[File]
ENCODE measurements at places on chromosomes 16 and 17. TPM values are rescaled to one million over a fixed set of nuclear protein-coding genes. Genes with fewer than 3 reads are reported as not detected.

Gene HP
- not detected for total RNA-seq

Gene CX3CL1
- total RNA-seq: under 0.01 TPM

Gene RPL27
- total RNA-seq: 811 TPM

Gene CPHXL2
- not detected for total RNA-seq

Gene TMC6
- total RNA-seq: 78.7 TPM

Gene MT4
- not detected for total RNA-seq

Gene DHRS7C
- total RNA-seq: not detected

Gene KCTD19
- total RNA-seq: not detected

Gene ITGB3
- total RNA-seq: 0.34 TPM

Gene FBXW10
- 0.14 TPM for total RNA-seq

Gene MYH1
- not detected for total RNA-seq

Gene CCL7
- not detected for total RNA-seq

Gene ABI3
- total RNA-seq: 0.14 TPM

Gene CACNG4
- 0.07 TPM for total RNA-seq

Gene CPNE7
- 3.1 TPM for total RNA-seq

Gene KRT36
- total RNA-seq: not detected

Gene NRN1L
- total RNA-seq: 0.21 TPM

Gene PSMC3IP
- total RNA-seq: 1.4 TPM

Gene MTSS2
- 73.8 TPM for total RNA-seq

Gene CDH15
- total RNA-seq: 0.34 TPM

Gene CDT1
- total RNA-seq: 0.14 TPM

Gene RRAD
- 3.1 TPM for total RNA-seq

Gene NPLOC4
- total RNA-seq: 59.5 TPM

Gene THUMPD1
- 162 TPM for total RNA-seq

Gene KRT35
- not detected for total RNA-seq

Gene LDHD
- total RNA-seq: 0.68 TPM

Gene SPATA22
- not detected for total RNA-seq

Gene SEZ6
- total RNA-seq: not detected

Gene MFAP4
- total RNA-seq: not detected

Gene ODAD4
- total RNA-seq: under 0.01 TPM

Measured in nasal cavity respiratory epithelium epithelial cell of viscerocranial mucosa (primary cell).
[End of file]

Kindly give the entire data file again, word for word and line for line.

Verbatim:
ENCODE measurements at places on chromosomes 16 and 17. TPM values are rescaled to one million over a fixed set of nuclear protein-coding genes. Genes with fewer than 3 reads are reported as not detected.

Gene HP
- not detected for total RNA-seq

Gene CX3CL1
- total RNA-seq: under 0.01 TPM

Gene RPL27
- total RNA-seq: 811 TPM

Gene CPHXL2
- not detected for total RNA-seq

Gene TMC6
- total RNA-seq: 78.7 TPM

Gene MT4
- not detected for total RNA-seq

Gene DHRS7C
- total RNA-seq: not detected

Gene KCTD19
- total RNA-seq: not detected

Gene ITGB3
- total RNA-seq: 0.34 TPM

Gene FBXW10
- 0.14 TPM for total RNA-seq

Gene MYH1
- not detected for total RNA-seq

Gene CCL7
- not detected for total RNA-seq

Gene ABI3
- total RNA-seq: 0.14 TPM

Gene CACNG4
- 0.07 TPM for total RNA-seq

Gene CPNE7
- 3.1 TPM for total RNA-seq

Gene KRT36
- total RNA-seq: not detected

Gene NRN1L
- total RNA-seq: 0.21 TPM

Gene PSMC3IP
- total RNA-seq: 1.4 TPM

Gene MTSS2
- 73.8 TPM for total RNA-seq

Gene CDH15
- total RNA-seq: 0.34 TPM

Gene CDT1
- total RNA-seq: 0.14 TPM

Gene RRAD
- 3.1 TPM for total RNA-seq

Gene NPLOC4
- total RNA-seq: 59.5 TPM

Gene THUMPD1
- 162 TPM for total RNA-seq

Gene KRT35
- not detected for total RNA-seq

Gene LDHD
- total RNA-seq: 0.68 TPM

Gene SPATA22
- not detected for total RNA-seq

Gene SEZ6
- total RNA-seq: not detected

Gene MFAP4
- total RNA-seq: not detected

Gene ODAD4
- total RNA-seq: under 0.01 TPM

Measured in nasal cavity respiratory epithelium epithelial cell of viscerocranial mucosa (primary cell).